Snail dispersal by birds

There have been some previous reports on snail dispersal suggested by means of birds (e.g. Gittenberger et al., 2006). Now Japanese biologists have studied the survival rate of snails digested by birds and found a surprising 15% for the micro-snail Tornatellides boeningi (Wada et al., 2011). In this case they explain the dispersal of this snail within an isolated island in the Ogawasama group in the western Pacific.

It may be noticed that the example of Wada et al. relates to micro-snails. If larger species are at stake, it would be more likely that only juveniles may be digested. Hence the rate of success during the establishing phase after a successful dispersal is expected to be lower than in the case of adults, as the juveniles first need to mature before they start to reproduce.

However, this is an interesting result as it could explain long distance dispersal and establishment (LDDE) events more easily. Of course this will be related to the migration route of birds, the speed of flying and the duration of the passage in the digestive channel of the birds. In the case described by Wada et al., the snails were evacuated 30-40 minutes after digestion, which makes the distance a bird can travel meanwhile rather limited. The alternative to explain longer distances seem to be attachment of egg capsules to bird legs.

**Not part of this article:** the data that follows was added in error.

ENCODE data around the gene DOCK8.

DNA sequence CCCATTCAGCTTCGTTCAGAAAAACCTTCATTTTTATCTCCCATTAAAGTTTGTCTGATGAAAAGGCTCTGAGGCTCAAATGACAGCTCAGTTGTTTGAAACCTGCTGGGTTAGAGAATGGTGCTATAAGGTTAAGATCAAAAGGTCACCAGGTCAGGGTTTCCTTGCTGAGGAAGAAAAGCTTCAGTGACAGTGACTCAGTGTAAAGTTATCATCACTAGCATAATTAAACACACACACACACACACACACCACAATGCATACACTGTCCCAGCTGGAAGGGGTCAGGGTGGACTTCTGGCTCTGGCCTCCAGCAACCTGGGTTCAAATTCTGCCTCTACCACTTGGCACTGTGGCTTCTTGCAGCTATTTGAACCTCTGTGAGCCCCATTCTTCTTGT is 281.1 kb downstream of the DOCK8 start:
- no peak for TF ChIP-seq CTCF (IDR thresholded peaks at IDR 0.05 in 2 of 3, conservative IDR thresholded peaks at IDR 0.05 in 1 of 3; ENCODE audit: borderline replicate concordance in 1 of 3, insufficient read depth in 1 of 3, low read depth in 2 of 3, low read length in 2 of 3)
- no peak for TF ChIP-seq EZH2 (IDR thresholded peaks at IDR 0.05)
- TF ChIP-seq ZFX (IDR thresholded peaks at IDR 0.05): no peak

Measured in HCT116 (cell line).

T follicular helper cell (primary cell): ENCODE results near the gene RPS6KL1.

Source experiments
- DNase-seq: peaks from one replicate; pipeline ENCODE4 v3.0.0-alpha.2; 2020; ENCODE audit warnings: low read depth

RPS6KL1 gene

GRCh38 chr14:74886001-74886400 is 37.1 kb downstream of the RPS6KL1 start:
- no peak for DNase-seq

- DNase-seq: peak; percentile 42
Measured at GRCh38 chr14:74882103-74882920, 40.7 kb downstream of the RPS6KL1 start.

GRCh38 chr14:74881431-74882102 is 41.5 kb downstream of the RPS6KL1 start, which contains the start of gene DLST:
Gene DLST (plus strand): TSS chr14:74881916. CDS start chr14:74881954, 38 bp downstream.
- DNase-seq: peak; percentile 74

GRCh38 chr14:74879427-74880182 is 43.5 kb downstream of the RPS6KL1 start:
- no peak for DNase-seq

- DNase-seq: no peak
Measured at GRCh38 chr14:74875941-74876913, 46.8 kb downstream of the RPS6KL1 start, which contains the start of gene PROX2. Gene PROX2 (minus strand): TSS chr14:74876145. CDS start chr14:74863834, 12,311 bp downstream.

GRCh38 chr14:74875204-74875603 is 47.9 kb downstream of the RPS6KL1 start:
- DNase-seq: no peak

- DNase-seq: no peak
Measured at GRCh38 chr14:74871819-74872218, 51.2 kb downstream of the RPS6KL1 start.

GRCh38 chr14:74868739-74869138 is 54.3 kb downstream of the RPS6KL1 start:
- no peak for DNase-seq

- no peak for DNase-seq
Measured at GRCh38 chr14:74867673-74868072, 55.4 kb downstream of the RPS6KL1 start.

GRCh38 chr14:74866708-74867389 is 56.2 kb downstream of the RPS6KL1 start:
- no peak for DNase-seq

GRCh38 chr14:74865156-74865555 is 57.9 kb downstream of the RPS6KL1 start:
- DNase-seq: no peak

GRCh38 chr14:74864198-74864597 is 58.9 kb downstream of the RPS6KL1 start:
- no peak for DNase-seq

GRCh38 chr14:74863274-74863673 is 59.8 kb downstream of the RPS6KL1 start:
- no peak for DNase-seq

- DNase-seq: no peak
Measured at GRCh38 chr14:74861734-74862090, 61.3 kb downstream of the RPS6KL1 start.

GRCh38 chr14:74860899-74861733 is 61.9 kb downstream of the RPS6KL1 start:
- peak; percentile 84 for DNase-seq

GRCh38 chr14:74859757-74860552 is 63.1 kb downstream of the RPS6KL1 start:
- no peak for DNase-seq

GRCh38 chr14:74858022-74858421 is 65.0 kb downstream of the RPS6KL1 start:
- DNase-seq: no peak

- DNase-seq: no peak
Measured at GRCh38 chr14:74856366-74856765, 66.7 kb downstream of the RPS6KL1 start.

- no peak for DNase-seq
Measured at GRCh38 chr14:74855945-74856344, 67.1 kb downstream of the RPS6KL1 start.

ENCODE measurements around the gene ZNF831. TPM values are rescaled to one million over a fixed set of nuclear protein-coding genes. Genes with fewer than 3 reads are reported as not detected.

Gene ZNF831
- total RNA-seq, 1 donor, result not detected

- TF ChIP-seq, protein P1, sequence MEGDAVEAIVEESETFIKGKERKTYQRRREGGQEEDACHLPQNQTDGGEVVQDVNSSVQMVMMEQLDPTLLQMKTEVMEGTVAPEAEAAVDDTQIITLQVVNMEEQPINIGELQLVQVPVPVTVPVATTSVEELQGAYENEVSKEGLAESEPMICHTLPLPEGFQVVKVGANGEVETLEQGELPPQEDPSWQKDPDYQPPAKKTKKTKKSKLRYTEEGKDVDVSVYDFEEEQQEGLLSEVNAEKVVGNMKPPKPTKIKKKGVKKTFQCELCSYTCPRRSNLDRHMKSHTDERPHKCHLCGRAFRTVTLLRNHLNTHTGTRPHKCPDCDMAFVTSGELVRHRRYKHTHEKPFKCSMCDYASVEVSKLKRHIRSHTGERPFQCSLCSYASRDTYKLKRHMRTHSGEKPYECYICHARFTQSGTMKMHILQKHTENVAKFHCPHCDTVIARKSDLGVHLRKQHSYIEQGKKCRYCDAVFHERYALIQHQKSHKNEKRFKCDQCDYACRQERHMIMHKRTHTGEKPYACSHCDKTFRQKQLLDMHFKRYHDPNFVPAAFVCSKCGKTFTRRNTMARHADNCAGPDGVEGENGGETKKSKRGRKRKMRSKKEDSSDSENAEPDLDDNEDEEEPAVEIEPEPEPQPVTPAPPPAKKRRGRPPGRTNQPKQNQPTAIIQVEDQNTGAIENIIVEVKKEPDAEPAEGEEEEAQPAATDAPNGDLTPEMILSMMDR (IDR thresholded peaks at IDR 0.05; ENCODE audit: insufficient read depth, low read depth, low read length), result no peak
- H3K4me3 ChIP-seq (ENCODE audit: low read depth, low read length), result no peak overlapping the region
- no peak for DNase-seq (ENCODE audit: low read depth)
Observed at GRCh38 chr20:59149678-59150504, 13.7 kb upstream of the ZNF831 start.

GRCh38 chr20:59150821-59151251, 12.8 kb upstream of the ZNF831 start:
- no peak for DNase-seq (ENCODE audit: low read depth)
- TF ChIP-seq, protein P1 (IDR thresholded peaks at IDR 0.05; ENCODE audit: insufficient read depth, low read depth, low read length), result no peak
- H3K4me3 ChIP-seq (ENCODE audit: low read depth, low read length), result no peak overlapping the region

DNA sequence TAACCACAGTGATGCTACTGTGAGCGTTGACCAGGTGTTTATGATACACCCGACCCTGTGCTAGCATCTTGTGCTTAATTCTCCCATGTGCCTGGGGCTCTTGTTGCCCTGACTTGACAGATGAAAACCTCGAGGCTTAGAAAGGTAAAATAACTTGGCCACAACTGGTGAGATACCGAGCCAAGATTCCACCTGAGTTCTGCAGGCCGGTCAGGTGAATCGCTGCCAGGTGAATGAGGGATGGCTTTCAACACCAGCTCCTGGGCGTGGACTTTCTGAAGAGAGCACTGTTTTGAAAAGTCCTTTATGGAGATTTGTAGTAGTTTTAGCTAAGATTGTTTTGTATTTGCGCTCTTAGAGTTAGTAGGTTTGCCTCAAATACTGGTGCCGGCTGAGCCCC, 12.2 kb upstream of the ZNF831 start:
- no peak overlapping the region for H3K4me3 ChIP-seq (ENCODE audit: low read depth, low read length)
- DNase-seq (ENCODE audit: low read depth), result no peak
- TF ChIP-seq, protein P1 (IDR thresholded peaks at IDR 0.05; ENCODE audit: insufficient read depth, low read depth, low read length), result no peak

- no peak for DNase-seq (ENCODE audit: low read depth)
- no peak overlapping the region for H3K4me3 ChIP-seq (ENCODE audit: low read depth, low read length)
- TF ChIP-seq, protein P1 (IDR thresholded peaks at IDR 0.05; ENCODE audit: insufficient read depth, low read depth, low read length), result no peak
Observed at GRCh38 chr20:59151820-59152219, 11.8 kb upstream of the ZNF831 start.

It is all a matter of chance, but if time is long enough chances for such events are more than zero.

Cadée (1988, 2011) described estuarine species (Hydrobia ulvae) passing the digestive system of waterfowl. This is an operculate species, but the reported survival rate is similar to Tornatellides: 13-16%. 
Cadée, G.C., 1988. Levende wadslakjes in bergeend faeces. – Correspondentieblad Nederlandse Malacologische Vereniging 234/244: 443-444.
Cadée, G.C., 2011. Hydrobia as “Jonah in the whale”: shell repair after passing through the digestive tract of shelducks alive. – Palaois 26: 245-249.
Gittenberger, E., Groenenberg, D.S.J., Kokshoorn, B. & Preece, R.C., 2006. Molecular trails from hitch-hiking snails. – Nature 439: 409.
Wada, S., Kawakami, K. & Chiba, S., 2011. Snails can survive passage through a bird’s digestive system. – Journal of Biogeography (Early View; doi:10.1111/j.1365-2699.2011.02559.x).

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